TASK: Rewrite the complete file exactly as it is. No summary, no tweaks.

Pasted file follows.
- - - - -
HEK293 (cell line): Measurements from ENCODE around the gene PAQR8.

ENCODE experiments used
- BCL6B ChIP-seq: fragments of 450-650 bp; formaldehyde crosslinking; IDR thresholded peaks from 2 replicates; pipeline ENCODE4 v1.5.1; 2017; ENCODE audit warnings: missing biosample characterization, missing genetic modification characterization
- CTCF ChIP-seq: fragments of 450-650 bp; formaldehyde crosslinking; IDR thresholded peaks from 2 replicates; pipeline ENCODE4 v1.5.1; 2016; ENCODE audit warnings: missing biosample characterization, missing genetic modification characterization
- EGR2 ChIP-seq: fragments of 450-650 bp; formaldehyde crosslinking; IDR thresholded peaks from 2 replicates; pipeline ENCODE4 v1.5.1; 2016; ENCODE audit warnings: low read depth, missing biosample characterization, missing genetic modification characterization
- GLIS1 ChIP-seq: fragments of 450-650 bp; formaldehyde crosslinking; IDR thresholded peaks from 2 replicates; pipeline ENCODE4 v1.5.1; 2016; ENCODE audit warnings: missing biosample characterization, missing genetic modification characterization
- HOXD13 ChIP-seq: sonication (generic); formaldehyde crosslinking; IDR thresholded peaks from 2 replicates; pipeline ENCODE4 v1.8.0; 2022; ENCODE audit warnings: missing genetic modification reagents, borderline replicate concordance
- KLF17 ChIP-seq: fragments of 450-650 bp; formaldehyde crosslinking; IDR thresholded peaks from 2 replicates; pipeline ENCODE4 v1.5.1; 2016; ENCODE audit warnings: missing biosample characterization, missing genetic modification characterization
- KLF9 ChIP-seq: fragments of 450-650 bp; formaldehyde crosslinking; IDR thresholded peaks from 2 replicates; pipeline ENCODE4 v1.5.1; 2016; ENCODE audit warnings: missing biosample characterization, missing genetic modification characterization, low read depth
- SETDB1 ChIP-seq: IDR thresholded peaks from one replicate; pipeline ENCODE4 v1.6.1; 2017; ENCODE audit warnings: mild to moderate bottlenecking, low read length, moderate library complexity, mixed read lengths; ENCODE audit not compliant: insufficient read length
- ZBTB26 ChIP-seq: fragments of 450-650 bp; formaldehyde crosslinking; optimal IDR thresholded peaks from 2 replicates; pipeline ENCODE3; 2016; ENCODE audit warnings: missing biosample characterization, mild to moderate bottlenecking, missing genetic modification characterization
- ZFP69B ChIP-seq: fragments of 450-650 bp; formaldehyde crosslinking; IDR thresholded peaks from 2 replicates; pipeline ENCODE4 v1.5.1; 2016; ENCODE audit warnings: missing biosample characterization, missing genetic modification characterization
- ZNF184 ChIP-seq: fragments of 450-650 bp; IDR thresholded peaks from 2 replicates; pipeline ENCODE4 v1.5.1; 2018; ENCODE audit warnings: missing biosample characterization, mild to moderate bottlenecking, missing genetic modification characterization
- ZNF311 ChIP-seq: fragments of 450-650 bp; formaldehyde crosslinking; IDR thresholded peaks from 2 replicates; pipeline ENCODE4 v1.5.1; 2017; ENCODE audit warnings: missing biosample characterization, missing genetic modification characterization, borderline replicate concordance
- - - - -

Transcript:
HEK293 (cell line): Measurements from ENCODE around the gene PAQR8.

ENCODE experiments used
- BCL6B ChIP-seq: fragments of 450-650 bp; formaldehyde crosslinking; IDR thresholded peaks from 2 replicates; pipeline ENCODE4 v1.5.1; 2017; ENCODE audit warnings: missing biosample characterization, missing genetic modification characterization
- CTCF ChIP-seq: fragments of 450-650 bp; formaldehyde crosslinking; IDR thresholded peaks from 2 replicates; pipeline ENCODE4 v1.5.1; 2016; ENCODE audit warnings: missing biosample characterization, missing genetic modification characterization
- EGR2 ChIP-seq: fragments of 450-650 bp; formaldehyde crosslinking; IDR thresholded peaks from 2 replicates; pipeline ENCODE4 v1.5.1; 2016; ENCODE audit warnings: low read depth, missing biosample characterization, missing genetic modification characterization
- GLIS1 ChIP-seq: fragments of 450-650 bp; formaldehyde crosslinking; IDR thresholded peaks from 2 replicates; pipeline ENCODE4 v1.5.1; 2016; ENCODE audit warnings: missing biosample characterization, missing genetic modification characterization
- HOXD13 ChIP-seq: sonication (generic); formaldehyde crosslinking; IDR thresholded peaks from 2 replicates; pipeline ENCODE4 v1.8.0; 2022; ENCODE audit warnings: missing genetic modification reagents, borderline replicate concordance
- KLF17 ChIP-seq: fragments of 450-650 bp; formaldehyde crosslinking; IDR thresholded peaks from 2 replicates; pipeline ENCODE4 v1.5.1; 2016; ENCODE audit warnings: missing biosample characterization, missing genetic modification characterization
- KLF9 ChIP-seq: fragments of 450-650 bp; formaldehyde crosslinking; IDR thresholded peaks from 2 replicates; pipeline ENCODE4 v1.5.1; 2016; ENCODE audit warnings: missing biosample characterization, missing genetic modification characterization, low read depth
- SETDB1 ChIP-seq: IDR thresholded peaks from one replicate; pipeline ENCODE4 v1.6.1; 2017; ENCODE audit warnings: mild to moderate bottlenecking, low read length, moderate library complexity, mixed read lengths; ENCODE audit not compliant: insufficient read length
- ZBTB26 ChIP-seq: fragments of 450-650 bp; formaldehyde crosslinking; optimal IDR thresholded peaks from 2 replicates; pipeline ENCODE3; 2016; ENCODE audit warnings: missing biosample characterization, mild to moderate bottlenecking, missing genetic modification characterization
- ZFP69B ChIP-seq: fragments of 450-650 bp; formaldehyde crosslinking; IDR thresholded peaks from 2 replicates; pipeline ENCODE4 v1.5.1; 2016; ENCODE audit warnings: missing biosample characterization, missing genetic modification characterization
- ZNF184 ChIP-seq: fragments of 450-650 bp; IDR thresholded peaks from 2 replicates; pipeline ENCODE4 v1.5.1; 2018; ENCODE audit warnings: missing biosample characterization, mild to moderate bottlenecking, missing genetic modification characterization
- ZNF311 ChIP-seq: fragments of 450-650 bp; formaldehyde crosslinking; IDR thresholded peaks from 2 replicates; pipeline ENCODE4 v1.5.1; 2017; ENCODE audit warnings: missing biosample characterization, missing genetic modification characterization, borderline replicate concordance